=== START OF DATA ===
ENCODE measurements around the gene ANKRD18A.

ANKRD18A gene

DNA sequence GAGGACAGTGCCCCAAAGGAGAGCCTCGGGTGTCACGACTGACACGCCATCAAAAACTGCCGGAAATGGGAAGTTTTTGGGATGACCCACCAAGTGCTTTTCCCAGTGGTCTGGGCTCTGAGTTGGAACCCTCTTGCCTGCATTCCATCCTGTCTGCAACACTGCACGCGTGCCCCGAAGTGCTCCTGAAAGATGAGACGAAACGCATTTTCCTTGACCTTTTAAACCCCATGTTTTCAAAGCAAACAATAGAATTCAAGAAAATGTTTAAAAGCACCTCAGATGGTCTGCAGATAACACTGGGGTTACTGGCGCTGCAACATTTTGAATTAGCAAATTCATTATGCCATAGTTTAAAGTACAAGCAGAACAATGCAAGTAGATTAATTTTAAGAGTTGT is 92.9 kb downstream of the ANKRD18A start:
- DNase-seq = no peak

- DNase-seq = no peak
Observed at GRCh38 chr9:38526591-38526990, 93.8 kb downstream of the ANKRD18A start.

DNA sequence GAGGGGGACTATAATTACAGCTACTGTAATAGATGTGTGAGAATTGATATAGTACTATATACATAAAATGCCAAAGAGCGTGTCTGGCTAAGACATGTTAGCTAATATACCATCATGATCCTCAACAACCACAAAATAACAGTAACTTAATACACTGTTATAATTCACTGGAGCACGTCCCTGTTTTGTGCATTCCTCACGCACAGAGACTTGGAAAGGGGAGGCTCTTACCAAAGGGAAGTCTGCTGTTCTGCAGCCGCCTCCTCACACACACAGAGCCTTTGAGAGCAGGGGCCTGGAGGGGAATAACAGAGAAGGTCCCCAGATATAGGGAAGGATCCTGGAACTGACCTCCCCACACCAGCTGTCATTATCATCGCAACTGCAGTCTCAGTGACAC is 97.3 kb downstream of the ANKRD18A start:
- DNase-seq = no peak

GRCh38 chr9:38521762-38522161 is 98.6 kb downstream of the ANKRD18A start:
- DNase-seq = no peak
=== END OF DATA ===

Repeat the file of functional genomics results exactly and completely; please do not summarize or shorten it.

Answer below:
ENCODE measurements around the gene ANKRD18A.

ANKRD18A gene

DNA sequence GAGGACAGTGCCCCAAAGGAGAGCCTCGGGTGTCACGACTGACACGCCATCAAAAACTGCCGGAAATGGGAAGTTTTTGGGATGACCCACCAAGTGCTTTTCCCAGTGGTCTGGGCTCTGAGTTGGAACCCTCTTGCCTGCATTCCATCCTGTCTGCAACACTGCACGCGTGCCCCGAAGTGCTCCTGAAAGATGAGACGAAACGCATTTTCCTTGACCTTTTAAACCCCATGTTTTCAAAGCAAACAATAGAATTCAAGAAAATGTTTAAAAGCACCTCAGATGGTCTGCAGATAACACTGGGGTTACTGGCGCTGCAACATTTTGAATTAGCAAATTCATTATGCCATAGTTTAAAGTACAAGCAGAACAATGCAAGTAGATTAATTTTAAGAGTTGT is 92.9 kb downstream of the ANKRD18A start:
- DNase-seq = no peak

- DNase-seq = no peak
Observed at GRCh38 chr9:38526591-38526990, 93.8 kb downstream of the ANKRD18A start.

DNA sequence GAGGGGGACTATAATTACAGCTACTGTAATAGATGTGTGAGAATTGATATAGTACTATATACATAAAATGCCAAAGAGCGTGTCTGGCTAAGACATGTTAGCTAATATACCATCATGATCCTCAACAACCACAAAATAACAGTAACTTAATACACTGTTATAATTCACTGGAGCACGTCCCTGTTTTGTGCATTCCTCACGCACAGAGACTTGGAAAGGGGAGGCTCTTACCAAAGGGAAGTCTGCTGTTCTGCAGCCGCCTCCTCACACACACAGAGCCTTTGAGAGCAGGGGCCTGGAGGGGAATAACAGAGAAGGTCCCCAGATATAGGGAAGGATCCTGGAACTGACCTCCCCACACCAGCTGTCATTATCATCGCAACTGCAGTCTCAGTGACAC is 97.3 kb downstream of the ANKRD18A start:
- DNase-seq = no peak

GRCh38 chr9:38521762-38522161 is 98.6 kb downstream of the ANKRD18A start:
- DNase-seq = no peak